Vatican City — Fifty years have passed since St. Paul VI instituted the ministries of lector and acolyte, opening them to the laity, and Pope Francis wants a formal "dialogue" with the world's bishops' conferences to discuss their experiences with the ongoing promotion of the church's ministries so they foster unity and evangelization.
The pope made the proposal for dialogue in a message published by the Vatican Aug. 24 and dated Aug. 15 -- the 50th anniversary of his predecessor's apostolic letter, "Ministeria quaedam." That document from 1972 determined that "minor orders" be called "ministries" and that these ministries -- lector and acolyte -- be open to laymen and no longer reserved only to candidates for ordination.
Since then, Francis has instituted further changes: amending canon law so women can be formally installed as lectors and acolytes, and instituting the ministry of catechist as a formal office and vocation in the church.
In his message, the pope said these last two efforts "should not be interpreted as overriding previous doctrine, but as a further development made possible because (the change) is based on the same principles -- consistent with the Second Vatican Council's reflection -- that inspired 'Ministeria quaedam.'"
Therefore, he wrote, "The best way to celebrate today's significant anniversary is precisely to continue to deepen the reflection on ministries that St. Paul VI initiated."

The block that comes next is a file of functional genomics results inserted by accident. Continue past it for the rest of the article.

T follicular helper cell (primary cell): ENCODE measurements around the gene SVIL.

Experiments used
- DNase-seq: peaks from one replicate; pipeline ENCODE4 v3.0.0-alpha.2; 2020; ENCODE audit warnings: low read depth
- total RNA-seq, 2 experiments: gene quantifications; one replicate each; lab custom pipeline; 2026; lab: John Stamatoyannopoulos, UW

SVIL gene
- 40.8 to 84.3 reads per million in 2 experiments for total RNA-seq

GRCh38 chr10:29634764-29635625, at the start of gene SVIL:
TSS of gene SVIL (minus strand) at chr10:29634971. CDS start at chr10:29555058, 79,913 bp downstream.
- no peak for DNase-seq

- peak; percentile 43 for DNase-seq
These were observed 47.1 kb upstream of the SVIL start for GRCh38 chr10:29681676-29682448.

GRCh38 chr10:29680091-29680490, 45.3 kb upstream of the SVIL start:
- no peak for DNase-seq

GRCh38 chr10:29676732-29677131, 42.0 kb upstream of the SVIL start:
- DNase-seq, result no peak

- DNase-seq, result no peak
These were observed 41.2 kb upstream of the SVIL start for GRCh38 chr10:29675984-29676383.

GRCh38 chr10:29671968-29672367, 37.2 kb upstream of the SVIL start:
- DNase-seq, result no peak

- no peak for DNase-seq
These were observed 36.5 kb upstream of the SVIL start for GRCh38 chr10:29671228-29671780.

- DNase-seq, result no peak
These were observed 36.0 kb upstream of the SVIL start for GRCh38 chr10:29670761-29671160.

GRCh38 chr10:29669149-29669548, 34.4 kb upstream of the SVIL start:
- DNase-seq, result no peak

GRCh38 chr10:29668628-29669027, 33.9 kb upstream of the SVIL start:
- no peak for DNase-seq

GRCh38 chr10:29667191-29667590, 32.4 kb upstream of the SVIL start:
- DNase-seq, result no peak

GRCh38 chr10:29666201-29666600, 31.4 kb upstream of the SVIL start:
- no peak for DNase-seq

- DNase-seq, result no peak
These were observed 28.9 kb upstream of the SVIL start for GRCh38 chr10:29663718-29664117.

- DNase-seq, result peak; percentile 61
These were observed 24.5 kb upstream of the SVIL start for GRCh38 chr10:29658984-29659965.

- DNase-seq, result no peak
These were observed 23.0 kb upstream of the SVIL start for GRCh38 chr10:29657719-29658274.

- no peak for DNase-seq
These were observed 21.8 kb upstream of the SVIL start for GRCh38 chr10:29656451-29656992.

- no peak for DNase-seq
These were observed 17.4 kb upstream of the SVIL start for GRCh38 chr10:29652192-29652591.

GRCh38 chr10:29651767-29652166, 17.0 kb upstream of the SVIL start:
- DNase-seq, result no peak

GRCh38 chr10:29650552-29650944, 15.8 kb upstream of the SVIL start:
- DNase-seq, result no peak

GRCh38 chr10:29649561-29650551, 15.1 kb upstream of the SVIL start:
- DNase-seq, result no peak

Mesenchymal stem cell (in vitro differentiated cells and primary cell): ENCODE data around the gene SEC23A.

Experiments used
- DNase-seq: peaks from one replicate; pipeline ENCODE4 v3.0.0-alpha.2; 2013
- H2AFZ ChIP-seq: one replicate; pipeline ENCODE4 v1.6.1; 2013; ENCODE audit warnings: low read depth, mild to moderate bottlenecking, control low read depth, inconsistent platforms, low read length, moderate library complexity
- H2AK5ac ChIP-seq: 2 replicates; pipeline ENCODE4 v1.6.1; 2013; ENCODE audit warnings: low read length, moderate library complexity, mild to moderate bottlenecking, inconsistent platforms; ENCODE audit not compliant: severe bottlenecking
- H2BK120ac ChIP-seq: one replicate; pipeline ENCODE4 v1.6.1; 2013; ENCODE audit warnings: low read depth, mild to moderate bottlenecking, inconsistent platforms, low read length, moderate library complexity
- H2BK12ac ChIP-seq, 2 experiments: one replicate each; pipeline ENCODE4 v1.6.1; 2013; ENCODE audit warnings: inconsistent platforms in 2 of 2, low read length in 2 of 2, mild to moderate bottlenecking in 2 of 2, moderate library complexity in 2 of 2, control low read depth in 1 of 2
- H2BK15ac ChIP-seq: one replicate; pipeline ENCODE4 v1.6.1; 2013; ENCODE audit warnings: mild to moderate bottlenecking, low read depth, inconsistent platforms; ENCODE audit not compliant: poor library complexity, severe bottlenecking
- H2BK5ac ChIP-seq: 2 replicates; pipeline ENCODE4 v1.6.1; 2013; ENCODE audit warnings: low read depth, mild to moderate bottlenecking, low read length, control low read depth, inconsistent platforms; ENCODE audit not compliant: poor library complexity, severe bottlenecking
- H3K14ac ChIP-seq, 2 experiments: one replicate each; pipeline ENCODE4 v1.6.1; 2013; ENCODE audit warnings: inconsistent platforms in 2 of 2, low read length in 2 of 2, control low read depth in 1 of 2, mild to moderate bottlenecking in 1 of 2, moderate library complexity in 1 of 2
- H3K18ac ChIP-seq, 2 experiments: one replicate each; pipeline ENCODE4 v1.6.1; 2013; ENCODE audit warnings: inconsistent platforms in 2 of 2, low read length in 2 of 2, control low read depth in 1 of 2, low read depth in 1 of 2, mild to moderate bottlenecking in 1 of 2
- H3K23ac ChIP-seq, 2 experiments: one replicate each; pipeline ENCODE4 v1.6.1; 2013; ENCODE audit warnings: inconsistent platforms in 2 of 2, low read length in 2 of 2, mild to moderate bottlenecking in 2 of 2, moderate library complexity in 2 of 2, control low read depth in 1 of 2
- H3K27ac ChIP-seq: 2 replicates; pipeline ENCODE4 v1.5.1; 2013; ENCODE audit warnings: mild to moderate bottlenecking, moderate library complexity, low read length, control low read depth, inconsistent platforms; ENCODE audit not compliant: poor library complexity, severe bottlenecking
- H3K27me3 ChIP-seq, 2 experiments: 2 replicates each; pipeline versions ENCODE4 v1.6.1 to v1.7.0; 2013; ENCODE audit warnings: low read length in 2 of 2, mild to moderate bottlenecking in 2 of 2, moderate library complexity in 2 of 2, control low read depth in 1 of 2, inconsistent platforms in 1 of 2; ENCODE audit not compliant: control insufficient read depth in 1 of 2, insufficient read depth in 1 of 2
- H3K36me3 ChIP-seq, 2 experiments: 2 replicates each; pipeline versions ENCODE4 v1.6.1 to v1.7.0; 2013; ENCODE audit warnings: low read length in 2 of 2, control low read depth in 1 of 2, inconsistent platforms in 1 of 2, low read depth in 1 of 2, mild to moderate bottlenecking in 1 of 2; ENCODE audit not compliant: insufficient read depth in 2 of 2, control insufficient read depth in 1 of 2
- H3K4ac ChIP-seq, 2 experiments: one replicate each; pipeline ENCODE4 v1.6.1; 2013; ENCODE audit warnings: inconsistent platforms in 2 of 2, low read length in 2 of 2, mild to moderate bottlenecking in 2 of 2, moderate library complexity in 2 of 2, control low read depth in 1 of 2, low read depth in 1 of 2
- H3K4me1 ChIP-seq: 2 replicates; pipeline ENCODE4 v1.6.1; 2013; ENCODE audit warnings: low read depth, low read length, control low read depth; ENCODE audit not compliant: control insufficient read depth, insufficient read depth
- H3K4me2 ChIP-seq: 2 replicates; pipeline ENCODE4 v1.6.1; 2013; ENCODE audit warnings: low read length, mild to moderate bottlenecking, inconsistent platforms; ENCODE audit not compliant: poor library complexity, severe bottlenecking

"Every ministry is a call by God for the good of the community," Francis wrote.
The Christian community is called to carefully discern what the Holy Spirit is prompting in relation to the concrete situation of each community, he added.
"Every ministerial structure that arises from this discernment is dynamic, lively and flexible, just like the action of the Spirit," and each structure must further deepen its roots in the Holy Spirit "to avoid the risk that this dynamism become confusion, liveliness be reduced to extemporaneous improvisation and flexibility turn into arbitrary and ideological adaptations."
A ministry must be based on the firm foundation that its origin is God working through the Holy Spirit and its purpose is always the common good and the building up of the community, he wrote.
"In order to be able to listen to the voice of the Spirit and not halt the process -- being careful not to want to force (the process) by imposing choices that are the fruit of ideological points of view -- I believe that it is useful to share experiences over these past years, all the more so during this season of the synodal journey," Francis wrote.
For this reason, the pope said he wanted to "initiate a dialogue on the topic (of the church's ministries) with the bishops' conferences in order to be able to share the richness of the ministerial experiences that in these 50 years the church has lived." Details would be coming later about the dialogue, which he wanted to begin "in the coming months," he wrote.